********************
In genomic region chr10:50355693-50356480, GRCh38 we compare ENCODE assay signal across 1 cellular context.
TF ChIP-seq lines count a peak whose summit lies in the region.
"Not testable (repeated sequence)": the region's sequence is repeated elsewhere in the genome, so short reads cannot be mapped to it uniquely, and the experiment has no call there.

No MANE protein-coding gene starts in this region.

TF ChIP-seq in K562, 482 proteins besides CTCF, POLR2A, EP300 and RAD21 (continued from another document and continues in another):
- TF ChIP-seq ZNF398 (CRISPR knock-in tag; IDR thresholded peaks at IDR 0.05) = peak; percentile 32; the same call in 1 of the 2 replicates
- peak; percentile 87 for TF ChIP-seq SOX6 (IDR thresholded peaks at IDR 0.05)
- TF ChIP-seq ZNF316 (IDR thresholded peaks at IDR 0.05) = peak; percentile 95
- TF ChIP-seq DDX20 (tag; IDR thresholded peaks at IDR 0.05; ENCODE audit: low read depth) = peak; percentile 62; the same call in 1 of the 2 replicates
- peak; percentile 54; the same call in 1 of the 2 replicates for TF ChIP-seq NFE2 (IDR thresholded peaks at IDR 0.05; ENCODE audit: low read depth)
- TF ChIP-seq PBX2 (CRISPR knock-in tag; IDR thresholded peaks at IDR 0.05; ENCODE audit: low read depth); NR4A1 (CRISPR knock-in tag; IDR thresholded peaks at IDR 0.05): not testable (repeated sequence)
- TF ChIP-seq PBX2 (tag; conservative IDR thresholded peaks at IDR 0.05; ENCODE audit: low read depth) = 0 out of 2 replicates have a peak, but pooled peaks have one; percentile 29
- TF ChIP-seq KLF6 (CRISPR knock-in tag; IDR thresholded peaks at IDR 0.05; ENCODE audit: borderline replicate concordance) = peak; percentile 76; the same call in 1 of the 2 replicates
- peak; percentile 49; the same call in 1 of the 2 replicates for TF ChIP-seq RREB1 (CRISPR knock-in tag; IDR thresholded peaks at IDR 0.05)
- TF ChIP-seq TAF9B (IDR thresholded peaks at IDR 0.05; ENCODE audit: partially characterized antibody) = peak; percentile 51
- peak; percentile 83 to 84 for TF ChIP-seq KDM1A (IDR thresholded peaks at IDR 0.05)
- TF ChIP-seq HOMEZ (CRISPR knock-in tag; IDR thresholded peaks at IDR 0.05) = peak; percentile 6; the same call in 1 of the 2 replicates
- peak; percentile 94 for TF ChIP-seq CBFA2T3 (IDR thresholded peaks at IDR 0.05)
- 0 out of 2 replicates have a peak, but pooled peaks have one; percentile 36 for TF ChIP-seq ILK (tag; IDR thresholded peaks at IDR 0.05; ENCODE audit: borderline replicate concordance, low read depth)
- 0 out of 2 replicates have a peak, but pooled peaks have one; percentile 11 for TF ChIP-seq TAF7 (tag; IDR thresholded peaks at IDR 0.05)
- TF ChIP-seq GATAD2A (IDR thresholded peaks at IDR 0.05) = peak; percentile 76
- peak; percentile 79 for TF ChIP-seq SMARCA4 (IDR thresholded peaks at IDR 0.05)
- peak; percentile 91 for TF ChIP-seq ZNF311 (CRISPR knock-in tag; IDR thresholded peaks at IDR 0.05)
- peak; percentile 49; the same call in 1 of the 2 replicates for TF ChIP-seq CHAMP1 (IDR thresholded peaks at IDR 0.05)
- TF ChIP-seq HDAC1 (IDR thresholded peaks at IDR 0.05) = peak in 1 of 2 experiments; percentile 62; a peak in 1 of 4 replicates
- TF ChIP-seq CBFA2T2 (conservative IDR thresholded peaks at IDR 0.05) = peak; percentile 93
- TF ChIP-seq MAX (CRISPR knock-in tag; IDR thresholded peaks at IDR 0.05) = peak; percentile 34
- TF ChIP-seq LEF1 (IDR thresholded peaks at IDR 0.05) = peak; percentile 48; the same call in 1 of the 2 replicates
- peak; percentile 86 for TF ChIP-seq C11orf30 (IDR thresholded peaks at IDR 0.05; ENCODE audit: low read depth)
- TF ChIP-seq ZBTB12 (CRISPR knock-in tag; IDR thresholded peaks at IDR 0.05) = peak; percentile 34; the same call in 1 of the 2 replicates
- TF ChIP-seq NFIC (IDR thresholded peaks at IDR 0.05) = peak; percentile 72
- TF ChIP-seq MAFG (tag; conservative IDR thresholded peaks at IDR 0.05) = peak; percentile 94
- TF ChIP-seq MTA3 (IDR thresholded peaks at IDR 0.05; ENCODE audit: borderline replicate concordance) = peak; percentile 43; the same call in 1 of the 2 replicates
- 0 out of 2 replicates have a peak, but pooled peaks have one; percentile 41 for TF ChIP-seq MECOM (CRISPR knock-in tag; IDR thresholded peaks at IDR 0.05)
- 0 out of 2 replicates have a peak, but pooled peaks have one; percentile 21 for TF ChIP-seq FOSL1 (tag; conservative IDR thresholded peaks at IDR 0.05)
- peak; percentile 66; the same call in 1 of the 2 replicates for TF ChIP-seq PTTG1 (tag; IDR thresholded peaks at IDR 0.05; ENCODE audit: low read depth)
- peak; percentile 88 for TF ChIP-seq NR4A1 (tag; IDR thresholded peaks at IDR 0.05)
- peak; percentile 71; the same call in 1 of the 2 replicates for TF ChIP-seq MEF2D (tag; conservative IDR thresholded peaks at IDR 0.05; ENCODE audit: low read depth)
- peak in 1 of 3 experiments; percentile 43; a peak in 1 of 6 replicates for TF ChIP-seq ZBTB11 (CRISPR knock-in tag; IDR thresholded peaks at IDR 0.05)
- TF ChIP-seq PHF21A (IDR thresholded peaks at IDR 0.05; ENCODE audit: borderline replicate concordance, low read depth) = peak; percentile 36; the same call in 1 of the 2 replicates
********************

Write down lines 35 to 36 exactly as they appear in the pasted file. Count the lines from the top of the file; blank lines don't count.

- 0 out of 2 replicates have a peak, but pooled peaks have one; percentile 21 for TF ChIP-seq FOSL1 (tag; conservative IDR thresholded peaks at IDR 0.05)
- peak; percentile 66; the same call in 1 of the 2 replicates for TF ChIP-seq PTTG1 (tag; IDR thresholded peaks at IDR 0.05; ENCODE audit: low read depth)